RATs, rootkits, and ransomware (oh my!)

Emma McGowan 27 Sep 2023

Perturbing highlights from the latest Avast Threat Report indicate scammers aren’t just stealing from your computer—they’re working to take it over entirely.

In a vast world of online threats, certain terms can stand out for their mysterious nature and vague implications. They sound technical, jargony, and are often dismissed as too hard for us to get into. Today we’re offering a guide, a sort of compass, to help simplify a few of those terms, and enable you to navigate around some of the latest dangers from the Avast Threat Report 

Scammers are upgrading their toolkits, and their aim is to take remote control of your computer. With these tools, they can quietly steal information in the background, take over your computer right in front of your eyes, or even lock you out of you data and hold it ransom.  

These forms of malware, called RATs (Remote Access Trojans), rootkits, and ransomware, are actually easy to understand and defend against. It just takes a little awareness. 

RATs are a malware infestation that take over your computer 

If a Remote Access Trojan (RAT) sounds hard to understand, trust that it’s not. Break it down to the words. Remote: meaning the bad person or group is working remotely, not personally or physically on your device or computer. Access: they’re opening the doors to your data and your software. Trojan: they’re likely sneaking into your device by hiding inside something you trusted (or thought was a gift, we suppose).  

When a RAT finds its way onto your device, it enables a cybercriminal to go to work on your computer or device the same way you do. Often, you can see them do it on your screen. For the hackers, they can see everything you can, search through and copy files, take browsing and personal information, and even run programs that let them access your webcam or your location data.  

The latest threat report from Avast indicates an increase in the proliferation of RATs in Europe, Canada, South Africa, and other countries. Like infestations of old, many RATs are being delivered by pirate ships pirated software (and movies). It’s never a bad idea to be a little skeptical of what you’re letting aboard your device. 

How to defend yourself from RATs: 

  • Avoid downloading files from unverified or questionable sources 
  • Use security software that can identify and nullify these kinds of threats 
  • Keep all your software, especially security software, updated 

 Rootkits are invisible guests that quietly steal from your house 

 To understand rootkits, think of your computer as a large and luxurious mansion. Inside this mansion, you have countless rooms filled with valuables. Now, there's an almost invisible shadow that moves around, accessing rooms, but it's so discreet that the mansion's security guards (your stock antivirus) often can't spot it. 

In essence, Rootkits are malware that can take control and rewrite the underlying rules that run your computer. In common practice, this form of malware changes systems so that other viruses and malware are allowed to run freely and undetected—which is exactly what they want.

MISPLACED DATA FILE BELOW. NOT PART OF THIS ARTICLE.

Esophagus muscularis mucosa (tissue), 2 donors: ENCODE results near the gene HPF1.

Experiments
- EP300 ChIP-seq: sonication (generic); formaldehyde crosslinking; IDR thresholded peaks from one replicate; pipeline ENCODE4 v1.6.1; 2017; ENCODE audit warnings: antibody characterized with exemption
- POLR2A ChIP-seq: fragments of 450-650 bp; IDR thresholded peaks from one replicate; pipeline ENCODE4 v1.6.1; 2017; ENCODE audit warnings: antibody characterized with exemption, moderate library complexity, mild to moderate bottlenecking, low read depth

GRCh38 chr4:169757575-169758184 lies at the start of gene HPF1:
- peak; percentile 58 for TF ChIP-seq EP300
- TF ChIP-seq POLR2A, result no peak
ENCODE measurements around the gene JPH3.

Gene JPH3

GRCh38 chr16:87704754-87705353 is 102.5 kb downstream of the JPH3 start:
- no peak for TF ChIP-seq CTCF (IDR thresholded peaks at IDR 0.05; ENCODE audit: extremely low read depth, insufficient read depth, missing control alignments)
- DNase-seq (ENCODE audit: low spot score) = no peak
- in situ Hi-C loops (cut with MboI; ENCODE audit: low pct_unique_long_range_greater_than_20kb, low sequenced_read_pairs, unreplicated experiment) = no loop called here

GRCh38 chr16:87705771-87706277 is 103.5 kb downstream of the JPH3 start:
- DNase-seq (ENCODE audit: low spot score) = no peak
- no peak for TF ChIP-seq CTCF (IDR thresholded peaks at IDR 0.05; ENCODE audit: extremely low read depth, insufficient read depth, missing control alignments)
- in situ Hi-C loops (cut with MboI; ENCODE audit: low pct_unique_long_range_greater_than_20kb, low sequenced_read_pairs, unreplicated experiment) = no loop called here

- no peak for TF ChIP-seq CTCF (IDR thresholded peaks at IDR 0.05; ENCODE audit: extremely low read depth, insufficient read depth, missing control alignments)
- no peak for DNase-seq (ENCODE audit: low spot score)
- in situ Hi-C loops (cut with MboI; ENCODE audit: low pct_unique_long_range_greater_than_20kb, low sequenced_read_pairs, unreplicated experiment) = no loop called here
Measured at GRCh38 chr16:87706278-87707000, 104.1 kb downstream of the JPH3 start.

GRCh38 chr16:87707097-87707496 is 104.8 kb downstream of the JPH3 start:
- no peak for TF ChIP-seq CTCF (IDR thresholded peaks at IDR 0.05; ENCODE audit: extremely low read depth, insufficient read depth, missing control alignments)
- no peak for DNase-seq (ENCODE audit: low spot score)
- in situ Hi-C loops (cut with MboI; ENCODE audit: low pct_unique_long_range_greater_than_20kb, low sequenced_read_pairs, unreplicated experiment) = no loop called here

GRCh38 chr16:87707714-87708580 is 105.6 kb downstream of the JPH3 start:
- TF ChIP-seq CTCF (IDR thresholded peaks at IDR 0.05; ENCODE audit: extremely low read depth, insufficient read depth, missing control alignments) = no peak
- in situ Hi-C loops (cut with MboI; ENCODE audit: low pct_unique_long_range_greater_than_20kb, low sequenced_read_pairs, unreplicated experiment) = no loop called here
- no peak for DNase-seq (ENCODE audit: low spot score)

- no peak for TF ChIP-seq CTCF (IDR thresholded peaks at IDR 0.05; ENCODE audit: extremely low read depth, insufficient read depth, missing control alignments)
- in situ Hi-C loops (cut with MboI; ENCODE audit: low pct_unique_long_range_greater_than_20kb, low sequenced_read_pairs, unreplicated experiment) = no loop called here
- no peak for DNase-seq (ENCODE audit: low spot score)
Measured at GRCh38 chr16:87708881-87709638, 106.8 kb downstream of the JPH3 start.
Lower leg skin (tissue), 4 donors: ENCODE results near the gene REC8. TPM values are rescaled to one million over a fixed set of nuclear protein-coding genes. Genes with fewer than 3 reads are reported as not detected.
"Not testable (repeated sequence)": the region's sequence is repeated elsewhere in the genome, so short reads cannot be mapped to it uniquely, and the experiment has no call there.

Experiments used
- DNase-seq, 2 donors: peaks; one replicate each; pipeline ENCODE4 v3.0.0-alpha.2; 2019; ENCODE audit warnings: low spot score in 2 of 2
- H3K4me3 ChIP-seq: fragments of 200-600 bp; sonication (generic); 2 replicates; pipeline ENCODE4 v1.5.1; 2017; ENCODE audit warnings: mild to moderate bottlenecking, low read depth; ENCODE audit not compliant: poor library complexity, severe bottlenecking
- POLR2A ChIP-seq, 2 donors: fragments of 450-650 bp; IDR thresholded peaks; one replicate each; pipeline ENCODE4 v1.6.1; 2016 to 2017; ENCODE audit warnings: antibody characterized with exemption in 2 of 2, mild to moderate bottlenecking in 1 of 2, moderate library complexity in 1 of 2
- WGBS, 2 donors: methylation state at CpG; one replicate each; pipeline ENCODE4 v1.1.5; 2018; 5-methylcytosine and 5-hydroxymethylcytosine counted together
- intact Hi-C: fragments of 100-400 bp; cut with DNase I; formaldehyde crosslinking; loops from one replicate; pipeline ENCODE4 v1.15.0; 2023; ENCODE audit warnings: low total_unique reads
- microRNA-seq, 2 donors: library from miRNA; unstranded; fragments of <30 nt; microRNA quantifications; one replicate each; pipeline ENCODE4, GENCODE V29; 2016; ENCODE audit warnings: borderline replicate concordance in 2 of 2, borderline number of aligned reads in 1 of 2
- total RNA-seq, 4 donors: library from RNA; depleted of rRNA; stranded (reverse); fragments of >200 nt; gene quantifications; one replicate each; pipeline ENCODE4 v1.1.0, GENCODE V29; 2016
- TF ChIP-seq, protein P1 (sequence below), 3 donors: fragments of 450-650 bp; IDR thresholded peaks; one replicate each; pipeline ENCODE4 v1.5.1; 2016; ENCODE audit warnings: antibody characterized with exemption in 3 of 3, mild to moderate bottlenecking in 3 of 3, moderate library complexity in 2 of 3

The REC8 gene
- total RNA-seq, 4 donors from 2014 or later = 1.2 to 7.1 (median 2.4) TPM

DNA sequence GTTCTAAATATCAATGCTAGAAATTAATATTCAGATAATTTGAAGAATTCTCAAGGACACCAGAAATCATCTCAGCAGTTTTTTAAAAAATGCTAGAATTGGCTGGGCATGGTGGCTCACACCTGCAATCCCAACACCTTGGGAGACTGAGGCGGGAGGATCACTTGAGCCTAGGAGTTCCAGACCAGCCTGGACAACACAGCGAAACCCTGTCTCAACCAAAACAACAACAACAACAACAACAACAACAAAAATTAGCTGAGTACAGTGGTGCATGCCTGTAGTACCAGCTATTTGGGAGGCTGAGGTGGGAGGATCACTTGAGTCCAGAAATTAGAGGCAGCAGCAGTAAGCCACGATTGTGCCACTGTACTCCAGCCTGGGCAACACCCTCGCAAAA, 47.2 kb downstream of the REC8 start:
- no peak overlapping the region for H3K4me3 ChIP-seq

The objective of a rootkit is frequently to remain hidden, allowing it to carry out its tasks and steal data and access over an extended period of time.  

How to keep rootkits out of your mansion: 

  • Use antivirus that includes rootkit detection 
  • Be wary of granting software administrative privileges when you’re unsure of the source 
  • Keep all your software, especially security software, updated 

Ransomware is hackers' digital data kidnappers 

We’ve covered ransomware extensively, but to continue our house metaphor, envision coming home after a long day and discovering that your keys no longer unlock the front door…or any door. It might be frustrating because everything in your house is there right in front of you, but you just can’t get in. Then, you find a note in the mailbox: “Pay, and we’ll give you the key.” 

When ransomware finds its way onto your system, it “locks” your files and makes them inaccessible. The culprits then demand a ransom (often in cryptocurrency due to its anonymity) to provide the decryption key.  

In the latest Avast Threat Report, experts noticed a trend that ransomware attacks are evolving and being used in more and more specific attacks.  

How to safeguard against ransomware: 

  • Regularly backup your files. If you have copies stored safely, you can restore them without paying a ransom 
  • Avoid clicking on suspicious email links or downloading dubious attachments 
  • Keep all your software, especially security software, updated (did you catch the trend?) 

Knowledge is your first line of defense 

The names for these forms of malware might seem intimidating, but they’re easy to understand with a little practice. More important than knowing their names is developing good online habits, keeping your system updated, and using healthy common sense when you connect any device to the internet. 

Stay curious, stay updated, and most importantly, stay safe in this ever-evolving digital world. 

To find out more about these threats and more, read the full Avast Q2/2023 Threat Report.

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